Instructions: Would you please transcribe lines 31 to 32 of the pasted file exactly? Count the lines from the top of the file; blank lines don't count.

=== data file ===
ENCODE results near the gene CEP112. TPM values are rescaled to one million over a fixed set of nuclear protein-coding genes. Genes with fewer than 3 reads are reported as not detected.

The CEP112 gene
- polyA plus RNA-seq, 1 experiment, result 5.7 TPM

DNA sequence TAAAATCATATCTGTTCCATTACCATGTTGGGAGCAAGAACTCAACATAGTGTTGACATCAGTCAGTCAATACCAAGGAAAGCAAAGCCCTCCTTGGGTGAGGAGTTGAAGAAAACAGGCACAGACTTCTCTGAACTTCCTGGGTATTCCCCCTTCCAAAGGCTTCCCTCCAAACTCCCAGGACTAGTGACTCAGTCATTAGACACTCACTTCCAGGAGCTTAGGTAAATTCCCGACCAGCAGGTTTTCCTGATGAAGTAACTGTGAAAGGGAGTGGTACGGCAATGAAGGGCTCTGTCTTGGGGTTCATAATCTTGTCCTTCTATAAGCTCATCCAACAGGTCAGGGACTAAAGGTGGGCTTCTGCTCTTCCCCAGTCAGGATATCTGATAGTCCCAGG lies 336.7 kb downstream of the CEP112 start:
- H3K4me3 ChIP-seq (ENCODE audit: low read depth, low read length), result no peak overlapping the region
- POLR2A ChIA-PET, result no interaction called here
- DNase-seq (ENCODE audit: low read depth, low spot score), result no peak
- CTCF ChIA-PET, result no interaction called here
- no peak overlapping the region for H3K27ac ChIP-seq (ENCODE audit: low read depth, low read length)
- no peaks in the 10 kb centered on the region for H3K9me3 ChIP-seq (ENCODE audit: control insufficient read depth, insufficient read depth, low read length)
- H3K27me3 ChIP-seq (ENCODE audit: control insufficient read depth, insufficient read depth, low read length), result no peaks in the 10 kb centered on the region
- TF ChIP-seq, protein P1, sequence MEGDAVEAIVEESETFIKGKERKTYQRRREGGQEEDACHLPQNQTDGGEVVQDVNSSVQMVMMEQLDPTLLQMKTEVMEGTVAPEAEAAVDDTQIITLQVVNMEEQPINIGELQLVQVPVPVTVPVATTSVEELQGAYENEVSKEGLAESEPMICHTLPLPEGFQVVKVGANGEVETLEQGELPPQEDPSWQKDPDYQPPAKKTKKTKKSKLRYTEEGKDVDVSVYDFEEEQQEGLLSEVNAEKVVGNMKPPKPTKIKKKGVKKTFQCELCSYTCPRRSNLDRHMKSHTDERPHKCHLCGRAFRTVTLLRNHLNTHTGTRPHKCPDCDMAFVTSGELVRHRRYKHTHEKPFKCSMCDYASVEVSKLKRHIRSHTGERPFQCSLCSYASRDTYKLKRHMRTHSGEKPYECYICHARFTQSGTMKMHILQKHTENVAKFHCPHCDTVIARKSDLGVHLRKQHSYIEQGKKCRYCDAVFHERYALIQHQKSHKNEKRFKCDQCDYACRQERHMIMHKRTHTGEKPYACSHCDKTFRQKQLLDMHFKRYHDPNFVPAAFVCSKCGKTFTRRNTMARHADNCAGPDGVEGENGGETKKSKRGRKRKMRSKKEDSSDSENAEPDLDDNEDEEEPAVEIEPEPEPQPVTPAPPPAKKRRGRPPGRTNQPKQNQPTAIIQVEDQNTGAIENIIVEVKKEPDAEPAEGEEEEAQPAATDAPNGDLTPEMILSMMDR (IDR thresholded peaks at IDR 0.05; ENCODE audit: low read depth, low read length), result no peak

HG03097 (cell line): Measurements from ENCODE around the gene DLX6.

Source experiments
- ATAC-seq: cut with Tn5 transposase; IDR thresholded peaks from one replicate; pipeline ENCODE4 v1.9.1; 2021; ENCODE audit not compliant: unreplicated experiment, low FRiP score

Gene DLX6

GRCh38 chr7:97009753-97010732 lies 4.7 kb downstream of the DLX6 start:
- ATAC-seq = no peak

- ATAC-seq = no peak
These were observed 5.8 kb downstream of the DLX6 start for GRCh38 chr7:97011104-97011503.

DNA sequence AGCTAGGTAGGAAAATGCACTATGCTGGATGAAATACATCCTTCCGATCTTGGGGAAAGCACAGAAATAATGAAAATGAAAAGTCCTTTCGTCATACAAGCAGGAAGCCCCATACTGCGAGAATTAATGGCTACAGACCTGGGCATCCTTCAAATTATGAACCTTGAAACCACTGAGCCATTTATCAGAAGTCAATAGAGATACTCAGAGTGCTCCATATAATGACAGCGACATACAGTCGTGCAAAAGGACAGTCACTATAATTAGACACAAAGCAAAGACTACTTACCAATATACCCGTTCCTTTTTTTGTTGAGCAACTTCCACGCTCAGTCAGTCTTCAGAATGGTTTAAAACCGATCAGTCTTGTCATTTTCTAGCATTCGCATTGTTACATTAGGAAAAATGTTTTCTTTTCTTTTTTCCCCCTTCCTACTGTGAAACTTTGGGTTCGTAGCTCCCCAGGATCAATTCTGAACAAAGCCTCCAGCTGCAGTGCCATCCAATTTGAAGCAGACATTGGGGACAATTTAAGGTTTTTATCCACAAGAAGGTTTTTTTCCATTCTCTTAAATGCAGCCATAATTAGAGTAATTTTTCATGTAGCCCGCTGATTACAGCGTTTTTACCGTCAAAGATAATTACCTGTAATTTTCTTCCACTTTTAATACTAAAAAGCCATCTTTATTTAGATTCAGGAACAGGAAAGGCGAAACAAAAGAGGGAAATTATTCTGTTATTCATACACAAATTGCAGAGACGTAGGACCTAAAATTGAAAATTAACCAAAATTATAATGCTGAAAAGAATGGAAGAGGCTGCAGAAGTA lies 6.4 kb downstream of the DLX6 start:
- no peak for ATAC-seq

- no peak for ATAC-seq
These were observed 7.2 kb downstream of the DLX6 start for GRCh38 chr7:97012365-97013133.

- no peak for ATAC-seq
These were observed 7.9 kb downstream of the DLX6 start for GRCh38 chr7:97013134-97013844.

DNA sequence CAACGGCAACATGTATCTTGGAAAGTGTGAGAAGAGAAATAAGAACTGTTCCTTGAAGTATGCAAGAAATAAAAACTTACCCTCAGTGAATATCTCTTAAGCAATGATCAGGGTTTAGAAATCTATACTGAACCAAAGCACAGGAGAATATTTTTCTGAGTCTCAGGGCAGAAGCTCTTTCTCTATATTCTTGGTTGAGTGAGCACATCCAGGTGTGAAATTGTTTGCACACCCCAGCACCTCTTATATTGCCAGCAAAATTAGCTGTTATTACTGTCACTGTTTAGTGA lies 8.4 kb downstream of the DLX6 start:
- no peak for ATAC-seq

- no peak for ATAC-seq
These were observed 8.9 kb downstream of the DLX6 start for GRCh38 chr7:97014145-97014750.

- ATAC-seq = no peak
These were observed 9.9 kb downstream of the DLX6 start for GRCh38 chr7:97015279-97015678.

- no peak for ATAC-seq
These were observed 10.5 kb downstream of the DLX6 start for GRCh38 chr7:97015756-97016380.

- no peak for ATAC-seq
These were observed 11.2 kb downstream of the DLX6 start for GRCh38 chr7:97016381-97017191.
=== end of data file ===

- ATAC-seq = no peak
These were observed 9.9 kb downstream of the DLX6 start for GRCh38 chr7:97015279-97015678.